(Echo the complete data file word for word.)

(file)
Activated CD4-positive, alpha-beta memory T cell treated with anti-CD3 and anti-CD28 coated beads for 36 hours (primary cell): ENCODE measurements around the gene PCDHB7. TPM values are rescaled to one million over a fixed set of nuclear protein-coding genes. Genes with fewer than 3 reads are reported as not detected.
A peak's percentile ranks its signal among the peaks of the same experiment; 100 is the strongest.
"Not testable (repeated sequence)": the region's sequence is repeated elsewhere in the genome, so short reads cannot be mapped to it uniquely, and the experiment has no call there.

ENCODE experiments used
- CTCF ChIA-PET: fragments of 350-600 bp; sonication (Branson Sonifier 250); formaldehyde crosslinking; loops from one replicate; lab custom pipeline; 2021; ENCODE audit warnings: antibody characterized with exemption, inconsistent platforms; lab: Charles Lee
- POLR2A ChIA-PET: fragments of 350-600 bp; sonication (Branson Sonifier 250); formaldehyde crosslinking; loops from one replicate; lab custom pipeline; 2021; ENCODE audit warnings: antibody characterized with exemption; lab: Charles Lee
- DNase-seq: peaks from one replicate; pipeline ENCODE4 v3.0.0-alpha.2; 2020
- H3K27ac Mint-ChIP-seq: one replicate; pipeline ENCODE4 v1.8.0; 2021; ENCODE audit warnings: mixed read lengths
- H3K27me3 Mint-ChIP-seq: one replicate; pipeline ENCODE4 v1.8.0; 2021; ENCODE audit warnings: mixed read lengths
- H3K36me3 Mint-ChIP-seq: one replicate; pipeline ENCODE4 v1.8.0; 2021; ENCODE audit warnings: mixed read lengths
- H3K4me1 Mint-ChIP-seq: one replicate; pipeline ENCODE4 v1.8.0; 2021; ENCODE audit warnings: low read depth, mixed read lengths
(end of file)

Activated CD4-positive, alpha-beta memory T cell treated with anti-CD3 and anti-CD28 coated beads for 36 hours (primary cell): ENCODE measurements around the gene PCDHB7. TPM values are rescaled to one million over a fixed set of nuclear protein-coding genes. Genes with fewer than 3 reads are reported as not detected.
A peak's percentile ranks its signal among the peaks of the same experiment; 100 is the strongest.
"Not testable (repeated sequence)": the region's sequence is repeated elsewhere in the genome, so short reads cannot be mapped to it uniquely, and the experiment has no call there.

ENCODE experiments used
- CTCF ChIA-PET: fragments of 350-600 bp; sonication (Branson Sonifier 250); formaldehyde crosslinking; loops from one replicate; lab custom pipeline; 2021; ENCODE audit warnings: antibody characterized with exemption, inconsistent platforms; lab: Charles Lee
- POLR2A ChIA-PET: fragments of 350-600 bp; sonication (Branson Sonifier 250); formaldehyde crosslinking; loops from one replicate; lab custom pipeline; 2021; ENCODE audit warnings: antibody characterized with exemption; lab: Charles Lee
- DNase-seq: peaks from one replicate; pipeline ENCODE4 v3.0.0-alpha.2; 2020
- H3K27ac Mint-ChIP-seq: one replicate; pipeline ENCODE4 v1.8.0; 2021; ENCODE audit warnings: mixed read lengths
- H3K27me3 Mint-ChIP-seq: one replicate; pipeline ENCODE4 v1.8.0; 2021; ENCODE audit warnings: mixed read lengths
- H3K36me3 Mint-ChIP-seq: one replicate; pipeline ENCODE4 v1.8.0; 2021; ENCODE audit warnings: mixed read lengths
- H3K4me1 Mint-ChIP-seq: one replicate; pipeline ENCODE4 v1.8.0; 2021; ENCODE audit warnings: low read depth, mixed read lengths